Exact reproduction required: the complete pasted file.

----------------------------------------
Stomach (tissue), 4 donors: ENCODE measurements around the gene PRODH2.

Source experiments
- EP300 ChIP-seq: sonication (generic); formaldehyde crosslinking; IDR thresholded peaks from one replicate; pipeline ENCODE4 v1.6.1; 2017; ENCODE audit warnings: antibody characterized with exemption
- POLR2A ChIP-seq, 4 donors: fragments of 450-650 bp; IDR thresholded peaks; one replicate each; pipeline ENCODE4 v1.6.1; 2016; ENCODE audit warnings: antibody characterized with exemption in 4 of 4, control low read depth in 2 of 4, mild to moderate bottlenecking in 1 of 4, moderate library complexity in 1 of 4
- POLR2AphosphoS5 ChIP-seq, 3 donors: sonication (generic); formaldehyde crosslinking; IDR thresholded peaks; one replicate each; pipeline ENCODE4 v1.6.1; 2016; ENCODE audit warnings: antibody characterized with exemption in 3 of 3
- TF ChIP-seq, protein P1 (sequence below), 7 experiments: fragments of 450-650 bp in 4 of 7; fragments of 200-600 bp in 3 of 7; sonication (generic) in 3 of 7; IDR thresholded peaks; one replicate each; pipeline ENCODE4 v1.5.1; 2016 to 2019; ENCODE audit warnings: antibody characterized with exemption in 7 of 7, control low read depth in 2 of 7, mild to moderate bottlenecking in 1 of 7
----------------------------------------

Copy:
Stomach (tissue), 4 donors: ENCODE measurements around the gene PRODH2.

Source experiments
- EP300 ChIP-seq: sonication (generic); formaldehyde crosslinking; IDR thresholded peaks from one replicate; pipeline ENCODE4 v1.6.1; 2017; ENCODE audit warnings: antibody characterized with exemption
- POLR2A ChIP-seq, 4 donors: fragments of 450-650 bp; IDR thresholded peaks; one replicate each; pipeline ENCODE4 v1.6.1; 2016; ENCODE audit warnings: antibody characterized with exemption in 4 of 4, control low read depth in 2 of 4, mild to moderate bottlenecking in 1 of 4, moderate library complexity in 1 of 4
- POLR2AphosphoS5 ChIP-seq, 3 donors: sonication (generic); formaldehyde crosslinking; IDR thresholded peaks; one replicate each; pipeline ENCODE4 v1.6.1; 2016; ENCODE audit warnings: antibody characterized with exemption in 3 of 3
- TF ChIP-seq, protein P1 (sequence below), 7 experiments: fragments of 450-650 bp in 4 of 7; fragments of 200-600 bp in 3 of 7; sonication (generic) in 3 of 7; IDR thresholded peaks; one replicate each; pipeline ENCODE4 v1.5.1; 2016 to 2019; ENCODE audit warnings: antibody characterized with exemption in 7 of 7, control low read depth in 2 of 7, mild to moderate bottlenecking in 1 of 7